A group of U.S. Army Soldiers assigned to 4th Joint Communication Support Element (Airborne)/ 4 Joint Communication Support, are operating the Dismounted Soldier Training System at Mission Command Training Branch Building, Fort Stewart, Ga., April 17, 2013. This training is helping Soldiers operate using a virtual environment as if they were on a real life mission on a foreign battlefield. (U.S. Army photo by Sgt. Austin Berner/Not Released)
Simulation in the military is not a new thing. In some sense, almost all military training is a simulation to one degree or another. Unless you’re actually killing someone in the woods of Camp Lejeune or Fort Bragg, your training was a simulation. Anything not real, from simunitions to virtual reality, is a type of simulation.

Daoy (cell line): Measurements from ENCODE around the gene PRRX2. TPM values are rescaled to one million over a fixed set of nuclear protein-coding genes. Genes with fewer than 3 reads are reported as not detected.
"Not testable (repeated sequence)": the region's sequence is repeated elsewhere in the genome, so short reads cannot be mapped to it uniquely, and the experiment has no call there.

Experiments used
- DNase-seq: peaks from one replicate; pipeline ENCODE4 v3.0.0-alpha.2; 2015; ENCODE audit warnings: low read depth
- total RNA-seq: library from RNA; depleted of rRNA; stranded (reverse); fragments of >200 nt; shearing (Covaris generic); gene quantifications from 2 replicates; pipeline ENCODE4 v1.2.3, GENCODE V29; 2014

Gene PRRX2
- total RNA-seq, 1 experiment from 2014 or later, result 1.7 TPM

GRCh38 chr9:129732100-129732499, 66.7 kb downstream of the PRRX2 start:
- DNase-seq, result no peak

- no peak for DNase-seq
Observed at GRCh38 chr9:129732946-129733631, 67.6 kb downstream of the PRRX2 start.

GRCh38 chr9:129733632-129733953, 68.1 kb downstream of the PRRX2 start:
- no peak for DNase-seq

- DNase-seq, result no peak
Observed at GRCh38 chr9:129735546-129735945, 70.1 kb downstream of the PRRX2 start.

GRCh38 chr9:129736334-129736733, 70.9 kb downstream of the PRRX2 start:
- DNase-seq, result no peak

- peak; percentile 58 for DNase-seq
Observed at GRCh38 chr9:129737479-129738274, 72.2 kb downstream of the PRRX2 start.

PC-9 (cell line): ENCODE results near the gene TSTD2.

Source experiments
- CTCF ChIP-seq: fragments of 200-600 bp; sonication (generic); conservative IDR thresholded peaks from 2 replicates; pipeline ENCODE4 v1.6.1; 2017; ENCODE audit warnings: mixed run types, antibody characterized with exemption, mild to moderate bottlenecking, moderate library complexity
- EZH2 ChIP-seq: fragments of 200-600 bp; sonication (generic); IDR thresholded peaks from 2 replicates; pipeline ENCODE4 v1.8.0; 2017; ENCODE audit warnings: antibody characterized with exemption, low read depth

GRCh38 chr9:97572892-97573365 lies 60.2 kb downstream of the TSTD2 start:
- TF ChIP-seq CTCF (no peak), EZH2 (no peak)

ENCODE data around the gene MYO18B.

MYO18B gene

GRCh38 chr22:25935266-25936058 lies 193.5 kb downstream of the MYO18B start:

That being said, technology has enabled much higher-fidelity simulation than what was previously possible. Simulation has been used extensively in some fields for a long time. In aviation, simulation even predated computers and has been a mainstay of training for decades.
The reason aviation was the first to train in synthetic environments was that for many regimes of flight, like instrument (in the clouds) flying, the world can be represented very simply via indicators and gauges. The pilot’s inputs are similarly discrete, as well — roll, pitch, and yaw. All very simple to put together with even the simplest computers.